Ottawa: Canada’s budget deficit is projected to balloon to a record 382 billion Canadian dollars (Dh1 billion) as government spending skyrockets to combat the spread of the novel coronavirus, the finance minister announced Monday.
The amount for the 2020-2021 fiscal year, which began on April 1, is higher than an estimate of $343 billion announced in July and almost 20 times higher than the shortfall in the last budget released in March 2019, before the pandemic.
Finance Minister Chrystia Freeland also said the government was preparing to spend another $70 billion to $100 billion over three years to jolt the economy once the pandemic is over.
The aim, she said, is to build back the economy to be greener, more inclusive, more innovative and more competitive.
“When the virus is under control and our economy is ready for new growth, we will deploy an ambitious stimulus package to jump-start our recovery,” Freeland told the House of Commons.
“Spending roughly three to four per cent of GDP, over three years, our government will make carefully judged, targeted and meaningful investments to create jobs and boost growth,” she said.
The pandemic shut down large swathes of the Canadian economy in March, and several regions are now under lockdown again as a second wave of Covid-19 — worse than the first — sweeps across the country.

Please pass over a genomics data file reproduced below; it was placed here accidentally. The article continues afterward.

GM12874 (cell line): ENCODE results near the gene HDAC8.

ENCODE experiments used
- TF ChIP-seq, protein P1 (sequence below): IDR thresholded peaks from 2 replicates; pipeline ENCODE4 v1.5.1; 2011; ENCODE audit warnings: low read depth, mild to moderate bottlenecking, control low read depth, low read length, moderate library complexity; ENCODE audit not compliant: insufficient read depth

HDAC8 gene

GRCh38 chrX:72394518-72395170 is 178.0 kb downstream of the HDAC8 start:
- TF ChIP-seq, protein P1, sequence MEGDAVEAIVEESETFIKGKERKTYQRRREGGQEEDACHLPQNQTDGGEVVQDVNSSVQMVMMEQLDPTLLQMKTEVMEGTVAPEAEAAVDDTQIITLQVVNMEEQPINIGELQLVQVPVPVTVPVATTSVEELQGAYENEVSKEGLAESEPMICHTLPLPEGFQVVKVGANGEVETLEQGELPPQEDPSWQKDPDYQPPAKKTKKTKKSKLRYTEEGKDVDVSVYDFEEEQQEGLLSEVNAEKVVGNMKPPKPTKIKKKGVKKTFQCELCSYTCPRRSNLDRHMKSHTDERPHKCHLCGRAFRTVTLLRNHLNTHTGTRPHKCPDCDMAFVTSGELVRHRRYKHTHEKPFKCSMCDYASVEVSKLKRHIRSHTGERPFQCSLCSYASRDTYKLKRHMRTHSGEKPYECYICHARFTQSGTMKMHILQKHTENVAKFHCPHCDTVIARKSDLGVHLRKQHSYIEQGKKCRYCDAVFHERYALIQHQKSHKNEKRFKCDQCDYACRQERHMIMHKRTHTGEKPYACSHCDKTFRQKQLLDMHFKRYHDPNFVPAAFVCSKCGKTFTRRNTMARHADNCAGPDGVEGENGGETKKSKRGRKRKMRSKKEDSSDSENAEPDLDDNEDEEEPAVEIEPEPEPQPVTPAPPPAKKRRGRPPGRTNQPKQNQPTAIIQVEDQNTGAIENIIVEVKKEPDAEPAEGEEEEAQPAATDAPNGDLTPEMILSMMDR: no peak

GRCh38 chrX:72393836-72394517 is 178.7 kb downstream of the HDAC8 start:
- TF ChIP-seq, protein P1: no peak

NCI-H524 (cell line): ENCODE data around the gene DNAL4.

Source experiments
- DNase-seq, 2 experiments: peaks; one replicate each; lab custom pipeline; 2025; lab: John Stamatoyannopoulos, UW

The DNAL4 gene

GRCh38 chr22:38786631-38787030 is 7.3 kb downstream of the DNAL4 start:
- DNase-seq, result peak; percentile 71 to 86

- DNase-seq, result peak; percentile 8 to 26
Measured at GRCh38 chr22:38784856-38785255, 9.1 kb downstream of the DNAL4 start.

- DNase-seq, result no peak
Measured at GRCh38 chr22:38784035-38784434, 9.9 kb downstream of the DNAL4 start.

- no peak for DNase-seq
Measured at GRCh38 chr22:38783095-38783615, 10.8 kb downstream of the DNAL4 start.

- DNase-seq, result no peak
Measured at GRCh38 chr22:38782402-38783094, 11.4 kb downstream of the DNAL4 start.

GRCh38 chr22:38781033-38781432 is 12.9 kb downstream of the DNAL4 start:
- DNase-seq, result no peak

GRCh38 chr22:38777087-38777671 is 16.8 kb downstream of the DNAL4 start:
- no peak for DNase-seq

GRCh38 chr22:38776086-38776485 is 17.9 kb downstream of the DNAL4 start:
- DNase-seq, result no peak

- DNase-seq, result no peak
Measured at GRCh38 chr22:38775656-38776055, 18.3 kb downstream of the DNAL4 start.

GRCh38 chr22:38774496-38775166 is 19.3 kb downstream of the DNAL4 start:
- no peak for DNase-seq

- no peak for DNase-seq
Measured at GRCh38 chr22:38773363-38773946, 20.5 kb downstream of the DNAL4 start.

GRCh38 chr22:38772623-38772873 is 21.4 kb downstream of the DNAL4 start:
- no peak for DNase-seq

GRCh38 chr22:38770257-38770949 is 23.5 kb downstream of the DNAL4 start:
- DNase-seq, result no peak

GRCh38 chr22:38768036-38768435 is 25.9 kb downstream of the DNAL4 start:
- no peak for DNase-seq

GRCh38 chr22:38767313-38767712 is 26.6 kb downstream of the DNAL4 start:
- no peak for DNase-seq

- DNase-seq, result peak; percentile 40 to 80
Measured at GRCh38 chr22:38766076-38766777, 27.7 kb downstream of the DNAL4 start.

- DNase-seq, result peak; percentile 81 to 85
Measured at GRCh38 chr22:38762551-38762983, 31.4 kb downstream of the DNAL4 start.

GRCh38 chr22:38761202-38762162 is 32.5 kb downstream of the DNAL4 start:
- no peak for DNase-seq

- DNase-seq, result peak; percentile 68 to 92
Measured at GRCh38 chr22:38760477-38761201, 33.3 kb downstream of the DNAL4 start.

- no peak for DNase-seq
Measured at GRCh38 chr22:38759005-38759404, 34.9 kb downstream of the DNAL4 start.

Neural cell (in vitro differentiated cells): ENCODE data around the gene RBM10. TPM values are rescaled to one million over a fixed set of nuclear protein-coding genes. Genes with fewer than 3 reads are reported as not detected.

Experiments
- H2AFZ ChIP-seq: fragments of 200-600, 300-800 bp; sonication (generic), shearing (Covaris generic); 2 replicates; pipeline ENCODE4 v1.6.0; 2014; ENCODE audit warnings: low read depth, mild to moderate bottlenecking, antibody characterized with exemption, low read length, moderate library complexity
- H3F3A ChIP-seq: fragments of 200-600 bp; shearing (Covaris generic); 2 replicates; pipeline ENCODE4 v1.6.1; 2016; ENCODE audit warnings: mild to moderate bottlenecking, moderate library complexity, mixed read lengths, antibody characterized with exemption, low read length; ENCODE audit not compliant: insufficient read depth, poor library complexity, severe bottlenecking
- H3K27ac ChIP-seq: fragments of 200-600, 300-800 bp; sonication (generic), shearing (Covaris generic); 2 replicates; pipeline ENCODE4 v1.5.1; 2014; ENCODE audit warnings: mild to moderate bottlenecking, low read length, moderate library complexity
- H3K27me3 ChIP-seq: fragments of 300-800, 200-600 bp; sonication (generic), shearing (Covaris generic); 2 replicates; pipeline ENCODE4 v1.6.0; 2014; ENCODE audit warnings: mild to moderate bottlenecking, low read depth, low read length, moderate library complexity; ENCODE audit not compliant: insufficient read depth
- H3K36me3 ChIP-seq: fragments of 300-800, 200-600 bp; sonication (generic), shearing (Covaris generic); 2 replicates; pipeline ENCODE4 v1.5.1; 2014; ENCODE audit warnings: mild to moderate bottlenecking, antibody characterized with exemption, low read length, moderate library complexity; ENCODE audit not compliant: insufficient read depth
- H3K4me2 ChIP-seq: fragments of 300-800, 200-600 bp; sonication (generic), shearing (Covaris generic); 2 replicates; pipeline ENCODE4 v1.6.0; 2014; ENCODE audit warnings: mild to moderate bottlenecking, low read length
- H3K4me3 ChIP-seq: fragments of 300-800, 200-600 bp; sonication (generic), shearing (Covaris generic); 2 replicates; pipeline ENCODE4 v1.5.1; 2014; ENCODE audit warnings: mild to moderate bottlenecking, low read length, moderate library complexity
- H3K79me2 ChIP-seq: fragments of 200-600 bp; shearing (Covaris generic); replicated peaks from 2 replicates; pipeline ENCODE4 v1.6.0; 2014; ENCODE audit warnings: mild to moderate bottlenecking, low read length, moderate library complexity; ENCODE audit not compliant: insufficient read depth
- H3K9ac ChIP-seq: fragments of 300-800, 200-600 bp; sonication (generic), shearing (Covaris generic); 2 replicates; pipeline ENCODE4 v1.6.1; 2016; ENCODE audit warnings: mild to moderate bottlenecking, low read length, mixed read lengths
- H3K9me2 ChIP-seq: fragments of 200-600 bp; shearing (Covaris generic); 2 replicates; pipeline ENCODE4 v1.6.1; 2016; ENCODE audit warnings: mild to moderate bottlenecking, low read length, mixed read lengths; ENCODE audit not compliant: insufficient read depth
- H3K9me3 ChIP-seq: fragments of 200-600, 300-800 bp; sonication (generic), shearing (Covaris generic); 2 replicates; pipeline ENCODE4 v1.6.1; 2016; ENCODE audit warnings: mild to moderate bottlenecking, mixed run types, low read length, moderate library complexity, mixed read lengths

The government has spent hundreds of billions to support out-of-work Canadians and businesses that were forced to close temporarily.
Notably, Can$1 billion was spent on vaccine agreements to secure 429 million doses from seven pharmaceutical firms, and $322 billion went to Canadians directly, so far.
As a result, the government’s debt is set to rise to more than $1.2 trillion.
The debt as a per centage of GDP will increase from 31.2 per cent last year to 50.7 per cent this year, and 52.6 per cent next year, according to the finance department.
Freeland’s fall economic statement — essentially a mini-budget — also signaled the government’s intent to move ahead on charging a sales tax on video streaming subscriptions like Netflix, and to restrict stock option deductions, as well as support home energy retrofits and more electric car charging stations.